The campaign to restore sales in mutton still has work to do. Although no less a personage than the Prince of Wales has helped launch the “mutton renaissance” campaign and the Academy of Culinary Arts (of which I am a member) has given it fervent support, it is still quite hard to actually find mutton in a shop. Google “mutton renaissance” and the website will give you a list of suppliers and you will see what I mean. We are still a while away from a sexy voice telling us “this is no ordinary mutton, this is Marks and Spencers’ mutton”. It is hard enough to get mutton dressed as lamb, but to get mutton dressed as mutton will require perseverance on the web or a visit to the local halal butcher – an easy recourse for those of us living in west London.

This prejudice against a great traditional meat is long-standing. Twenty years ago I was a meat buyer and went to London’s Smithfield meat market every morning. One of the chefs expressed a desire for mutton and I promised to secure him some fine plump legs for his boiled leg of mutton with onion and caper sauces. I was quite shocked by the violent antipathy that my request provoked among the market traders.

Perhaps this estrangement was in the offing even in Mrs Beeton’s time. “Although we have heard,” she wrote, “growlings at the inevitable saddle of mutton at the dinner-parties of our middle classes, yet we doubt whether any joint is better liked, when it has been well hung and artistically cooked.” People were fussy about their mutton, preferring well hung, older mountain sheep with little fat and a taste of heather rather than the fattened wethers from the lowlands. Cooking practices varied accordingly. One thing is for sure, however, the Victorians preferred their mutton pinker than their lamb: noted chef Alexis Soyer recommends an hour and 20 minutes for a 10-pound saddle of lamb, a prescription that can only be described as bloody as hell.

Rare mutton might not go down too well at most dinner parties today, and modern orthodoxy is to cook mutton for a good long time. I cannot disagree. I have found that it is not enough to just cook the mutton through but to forget about it and come back tomorrow. For once, gigot sept heures is not an exaggeration but more of an understatement.

The shoulder below I gave nearly five hours, albeit in a moderate oven. We ate with a spoon: despite this indignity, the meat still had tremendous texture and flavour, being both yielding and intensely savoury. My guests said they had never had such good lamb.


Shoulder of mutton with chickpeas and harissa

Such is the flavour of the sauce, the harissa is almost an afterthought but I like to serve it alongside as a condiment for those – like myself – who like a little extra spice and heat.


250g raw chickpeas

Bouquet garni (thyme, bay leaves and parsley tied together)

1 tablespoon coriander seeds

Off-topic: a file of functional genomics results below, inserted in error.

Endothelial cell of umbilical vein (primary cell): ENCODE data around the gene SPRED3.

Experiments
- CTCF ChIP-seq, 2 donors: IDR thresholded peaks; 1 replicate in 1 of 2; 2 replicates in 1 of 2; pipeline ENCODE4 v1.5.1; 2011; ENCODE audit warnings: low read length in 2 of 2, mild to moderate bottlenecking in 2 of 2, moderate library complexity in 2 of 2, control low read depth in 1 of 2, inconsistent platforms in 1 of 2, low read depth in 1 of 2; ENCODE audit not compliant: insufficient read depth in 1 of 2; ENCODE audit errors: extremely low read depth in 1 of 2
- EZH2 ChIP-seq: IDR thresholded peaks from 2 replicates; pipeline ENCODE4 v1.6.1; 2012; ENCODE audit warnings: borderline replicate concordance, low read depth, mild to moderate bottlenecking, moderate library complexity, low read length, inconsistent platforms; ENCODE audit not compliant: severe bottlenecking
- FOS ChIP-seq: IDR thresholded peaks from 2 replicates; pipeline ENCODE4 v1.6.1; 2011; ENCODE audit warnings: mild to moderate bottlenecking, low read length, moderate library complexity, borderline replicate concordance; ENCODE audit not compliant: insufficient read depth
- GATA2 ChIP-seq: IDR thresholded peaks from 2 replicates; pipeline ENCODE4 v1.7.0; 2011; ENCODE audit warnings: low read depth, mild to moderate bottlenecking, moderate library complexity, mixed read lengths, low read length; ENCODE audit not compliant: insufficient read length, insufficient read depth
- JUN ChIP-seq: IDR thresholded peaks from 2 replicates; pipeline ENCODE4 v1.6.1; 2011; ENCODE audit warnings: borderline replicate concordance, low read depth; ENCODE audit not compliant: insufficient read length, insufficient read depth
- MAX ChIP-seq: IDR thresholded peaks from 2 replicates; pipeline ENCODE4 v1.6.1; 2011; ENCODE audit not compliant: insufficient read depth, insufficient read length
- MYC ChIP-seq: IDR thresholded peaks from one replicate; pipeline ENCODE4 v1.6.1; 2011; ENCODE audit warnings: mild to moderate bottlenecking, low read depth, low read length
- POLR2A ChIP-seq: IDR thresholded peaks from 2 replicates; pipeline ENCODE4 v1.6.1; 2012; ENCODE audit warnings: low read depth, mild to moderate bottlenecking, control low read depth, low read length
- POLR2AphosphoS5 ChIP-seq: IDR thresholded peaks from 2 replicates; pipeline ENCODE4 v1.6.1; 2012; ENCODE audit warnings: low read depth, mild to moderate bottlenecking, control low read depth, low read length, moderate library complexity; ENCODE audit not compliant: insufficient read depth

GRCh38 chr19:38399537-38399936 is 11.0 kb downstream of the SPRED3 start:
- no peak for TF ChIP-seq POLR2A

1 tablespoon cumin seeds

1 teaspoon black peppercorns

6 clove heads

6 cloves garlic

2 teaspoons sea salt flakes

1 teaspoon flaked chillies

juice of one lemon

2 tablespoons olive oil

1 shoulder of mutton, weighing 2.5 kg

2 onions

2 celery sticks

1 dessert spoon chopped and peeled ginger

200 grams tinned, chopped and peeled tomatoes

½ litre chicken stock (or bouillon cube)

Harissa sauce


■Soak the chickpeas overnight. The next morning, change their water, bring them to the boil in a saucepan, drain and cover with yet more fresh water. Bring gently to the boil, add the bouquet garni and simmer very gently for three hours. Do not salt and keep well covered in water. Make sure they are truly tender before allowing to cool in their cooking liquor.

■In a dry frying pan, roast the cumin and coriander seeds with the peppercorns and clove heads (the seeds nestling in the end of the cloves, without their stalks). Once they give off a powerful aroma and start to colour, place the spices in a mortar (use a machine if you like but it will take longer and require more washing up) and pound them vigorously until they are ground quite fine. Add three coarsely chopped cloves of garlic and continue to pound until well pulverized. Add the lemon juice and continue pounding to a paste, adding the olive oil in a stream at the end.

■Remove – or ask the butcher to remove – most of the covering fat from the mutton. With a sharp knife, make six long and quite deep (say one centimetre) slashes in the skin-side of the meat. Place, just as is, unseasoned, the shoulder, slashed side uppermost, in a roasting tray in a hot oven, 230°C, 450F.

■After 20 minutes, remove the meat from the oven and proceed to massage the spice paste over the meat, working it into the slashes in the meat that should have opened a little. Return the meat to the oven, turning it down to 200°C, 400F, for 40 minutes. Chop the onion, celery, remaining garlic and ginger finely and add to the roasting tray around the meat after this time. After a further 30 minutes, add the tomatoes and stock, cover the meat with foil and leave to cook at 150°C, 300F, for a further three hours, checking occasionally to make sure there is plenty of liquid around the meat.

■To finish, strain the sauce from around the meat – there should be at least half a litre – and strain through a fine sieve. Whisk a teaspoon of the harissa into the sauce and spoon in the chickpeas, adding a little bit of the liquor if dry. Place the meat in an oven-proof serving dish with the sauce around and gently reheat, if necessary, in a moderate oven. Serve with couscous and a spoon. I also serve some glazed carrots and turnips alongside.

Rowley Leigh’s book, ‘No Place Like Home’ (Fourth Estate), is now available in paperback
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